Answer Man

Where in the world was the Answer Man?

Relaxing in front of a row of moai, monolithic stone human figures carved by the Rapa Nui people on Easter Island between 1250 and 1500. These statues, sitting on a platform called an ahu, were restored by Chilean archaeologist Claudio Cristino in the 1990s.
Relaxing in front of a row of moai, monolithic stone human figures carved by the Rapa Nui people on Easter Island between 1250 and 1500. These statues, sitting on a platform called an ahu, were restored by Chilean archaeologist Claudio Cristino in the 1990s.

It was a bucket-list trip on steroids.

A once-in-a-lifetime, pinch-me-I-must-be-dreaming, phantasmagorical journey.

While some of my fans were going through Answer Man withdrawal pains this past month, I was being pampered on an around-the-world adventure by private jet, where a chef wearing his toque blanche would walk through the plane to see how we liked his Sticky Glazed Bourbon Chicken and Braised Beef Cheeks with Yorkshire Puds.

Twenty-three days. Nine countries. Thirty-two thousand miles producing a seemingly equal number of unforgettable memories.

Here are a few of the most memorable:

▪ Being coaxed onto a camel in Petra, Jordan, to have my picture taken in front of the iconic Treasury (actually more like an ancient funeral home) that everyone who has ever seen “Indiana Jones and the Last Crusade” would recognize in a heartbeat.

▪ Racing over the red desert sands of Wadi Rum, Jordan, where Lawrence of Arabia once helped lead the Arab Revolt of 1916 — and where Matt Damon struggled to survive an alien planet in “The Martian.”

▪ Watching a lion mosey nonchalantly down a Tanzanian road toward our Toyota 4x4 before finally veering off and passing so close that he could have swiped a paw through a window had he wanted to. And that was just one highlight during a game drive filled with cheetahs munching on gazelles, huge herds of zebras and giraffes racing across the Serengeti Plain, trees filled with buzzards looking for leftovers, a river stuffed with napping hippos, a leopard draped lazily across a tree branch and hyenas, warthogs, elephants, wildebeests, topi and cute little dik-diks (also known as big-cat snacks), oh, my! It was like going to the zoo in reverse, where we tourists had to be safely locked in our motorized cages.

▪ Being awestruck by the magnificent splendor of the Taj Mahal. Then, hours later, touring a village of untouchables, the bottom rung of the Hindu caste system, where 4,000 people, we were told, have just 200 toilets — and many still prefer walking to the fields.

▪ Petting baby kangaroos and wallabies at the Wildlife Habitat Sanctuary in Port Douglas, Australia, where many of the birds and animals (not the snakes and crocodiles, fortunately) are allowed to run free and interact with visitors. That followed a hike through the Daintree Rain Forest, led by its only female Aboriginal guide with a wonderfully dry sense of humor. We also visited the Botanical Ark, where American Alan Carle moved 30 years ago to turn what was essentially treeless pastureland into a garden paradise with thousands of plant species from dozens of countries. (If you ever go there, make sure you ask Carle to try his wife’s breadfruit fries and guarana cheesecake. They are to die for.)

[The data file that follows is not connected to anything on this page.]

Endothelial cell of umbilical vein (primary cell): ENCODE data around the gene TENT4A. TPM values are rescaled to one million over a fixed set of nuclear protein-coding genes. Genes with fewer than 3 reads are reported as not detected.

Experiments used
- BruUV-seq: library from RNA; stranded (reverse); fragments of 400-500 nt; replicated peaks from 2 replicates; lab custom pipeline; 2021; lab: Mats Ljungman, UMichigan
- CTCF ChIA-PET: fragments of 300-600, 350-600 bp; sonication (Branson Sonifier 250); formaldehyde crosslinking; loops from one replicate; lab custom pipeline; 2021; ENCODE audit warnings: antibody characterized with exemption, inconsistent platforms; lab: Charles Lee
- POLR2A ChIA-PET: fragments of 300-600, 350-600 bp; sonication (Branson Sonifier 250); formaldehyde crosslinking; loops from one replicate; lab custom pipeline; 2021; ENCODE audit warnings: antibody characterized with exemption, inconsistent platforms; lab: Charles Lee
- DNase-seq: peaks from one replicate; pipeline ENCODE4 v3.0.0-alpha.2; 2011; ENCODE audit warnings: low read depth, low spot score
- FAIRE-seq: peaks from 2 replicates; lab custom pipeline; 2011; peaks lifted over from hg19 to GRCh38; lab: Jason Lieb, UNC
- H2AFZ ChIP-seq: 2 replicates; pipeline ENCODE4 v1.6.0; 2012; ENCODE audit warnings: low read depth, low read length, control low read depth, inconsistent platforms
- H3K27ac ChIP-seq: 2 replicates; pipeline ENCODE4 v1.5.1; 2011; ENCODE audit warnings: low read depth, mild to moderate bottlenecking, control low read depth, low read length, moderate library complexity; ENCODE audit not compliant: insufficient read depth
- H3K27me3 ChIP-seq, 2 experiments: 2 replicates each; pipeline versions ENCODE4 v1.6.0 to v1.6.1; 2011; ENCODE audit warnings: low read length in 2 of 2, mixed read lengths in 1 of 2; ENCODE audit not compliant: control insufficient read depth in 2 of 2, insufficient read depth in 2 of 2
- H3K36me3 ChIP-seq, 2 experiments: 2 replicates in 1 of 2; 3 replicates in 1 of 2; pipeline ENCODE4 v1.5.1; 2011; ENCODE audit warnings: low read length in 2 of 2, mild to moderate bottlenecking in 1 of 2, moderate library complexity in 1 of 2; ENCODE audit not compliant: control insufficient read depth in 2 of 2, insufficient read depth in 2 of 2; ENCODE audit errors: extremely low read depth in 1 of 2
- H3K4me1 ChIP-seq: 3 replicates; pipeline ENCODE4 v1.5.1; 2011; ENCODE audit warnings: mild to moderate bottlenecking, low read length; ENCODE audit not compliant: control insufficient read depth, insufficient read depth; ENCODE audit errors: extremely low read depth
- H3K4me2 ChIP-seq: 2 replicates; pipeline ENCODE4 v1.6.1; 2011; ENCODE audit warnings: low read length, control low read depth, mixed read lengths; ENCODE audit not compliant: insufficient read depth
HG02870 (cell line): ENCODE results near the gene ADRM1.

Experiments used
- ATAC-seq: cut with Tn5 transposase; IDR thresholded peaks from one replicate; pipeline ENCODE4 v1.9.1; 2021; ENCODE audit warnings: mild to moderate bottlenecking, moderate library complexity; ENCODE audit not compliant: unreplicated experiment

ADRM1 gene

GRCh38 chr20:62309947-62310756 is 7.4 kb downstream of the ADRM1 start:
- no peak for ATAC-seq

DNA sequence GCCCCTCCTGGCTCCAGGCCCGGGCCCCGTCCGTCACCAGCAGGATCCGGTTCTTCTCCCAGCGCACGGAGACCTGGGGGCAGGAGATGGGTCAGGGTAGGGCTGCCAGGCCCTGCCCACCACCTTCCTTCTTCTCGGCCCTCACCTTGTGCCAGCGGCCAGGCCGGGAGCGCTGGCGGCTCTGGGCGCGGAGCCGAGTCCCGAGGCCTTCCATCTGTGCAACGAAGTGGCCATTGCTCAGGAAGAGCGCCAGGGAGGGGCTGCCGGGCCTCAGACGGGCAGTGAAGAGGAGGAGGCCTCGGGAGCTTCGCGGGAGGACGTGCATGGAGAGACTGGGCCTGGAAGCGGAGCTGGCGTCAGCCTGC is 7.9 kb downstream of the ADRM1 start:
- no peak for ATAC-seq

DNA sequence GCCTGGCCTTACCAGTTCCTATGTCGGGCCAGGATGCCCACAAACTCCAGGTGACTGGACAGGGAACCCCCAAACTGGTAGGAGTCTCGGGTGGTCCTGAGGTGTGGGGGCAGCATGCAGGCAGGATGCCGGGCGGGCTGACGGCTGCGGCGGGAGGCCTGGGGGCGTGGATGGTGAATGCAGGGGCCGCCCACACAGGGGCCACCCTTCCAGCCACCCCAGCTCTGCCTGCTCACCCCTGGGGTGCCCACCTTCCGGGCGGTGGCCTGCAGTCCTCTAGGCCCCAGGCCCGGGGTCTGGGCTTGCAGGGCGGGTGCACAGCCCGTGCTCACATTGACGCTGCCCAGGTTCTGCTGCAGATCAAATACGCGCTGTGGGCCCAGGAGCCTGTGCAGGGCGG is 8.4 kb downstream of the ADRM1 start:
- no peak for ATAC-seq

▪ Enjoying feasting and dancing on the grounds of the Thommanon Temple in the Angkor complex in Cambodia. It’s usually dark and deserted at night, but just for us they set up a portable banquet facility along with electrical generators to bathe the 1,000-year-old temple in colored lights.

▪ Who could possibly forget having our bus met by Samoan natives running with torches to greet us and lead our bus the final few hundred yards to a unique hotel where the staff spent part of their day watering the plots of grass — on the roofs of our suites.

▪ A tour of Robert Louis Stevenson’s Samoan home after being welcomed with a kava ceremony. Being spellbound by the magnificent stone-face moai megaliths on Easter Island. Enjoying spiced tea in a Bedouin tent, where a cute orange tabby adopted me as its dad for 15 minutes. Being waited on hand and foot at hotels I normally wouldn’t dream of staying at. (In Cambodia, for example, we stayed at La Mamounia, where Michelle Obama had stayed in June.) And on and on and on it went for three and a half weeks. It’s the type of trip I wish everyone could take just for the chance to meet people from other cultures and come together.

A case in point: It took quite a bit of coaxing to get me up on that camel in Petra, for which the vendor was charging $5 or 3 dinars. Afterward I was so appreciative for his help and so thoroughly enjoyed the experience that I gave him a 5-dinar bill, thanked him and walked off. A few minutes later, one of our tour-group leaders tapped me on the shoulder and said the vendor wanted to apologize for not giving me my change. I assured him I meant it as a tip, and everyone walked away happy, hopefully with positive thoughts of having encountered both honest and generous people.

Now it’s back to reality, including the final 14 days of those nauseous political ads (missing which was almost worth the price of the trip). So on Friday it will be back to our regularly scheduled columns.

Today’s trivia

How many gallons of fuel does it take to fly a Boeing 757 around the world?

Roger Schlueter: 618-239-2465, @RogerAnswer

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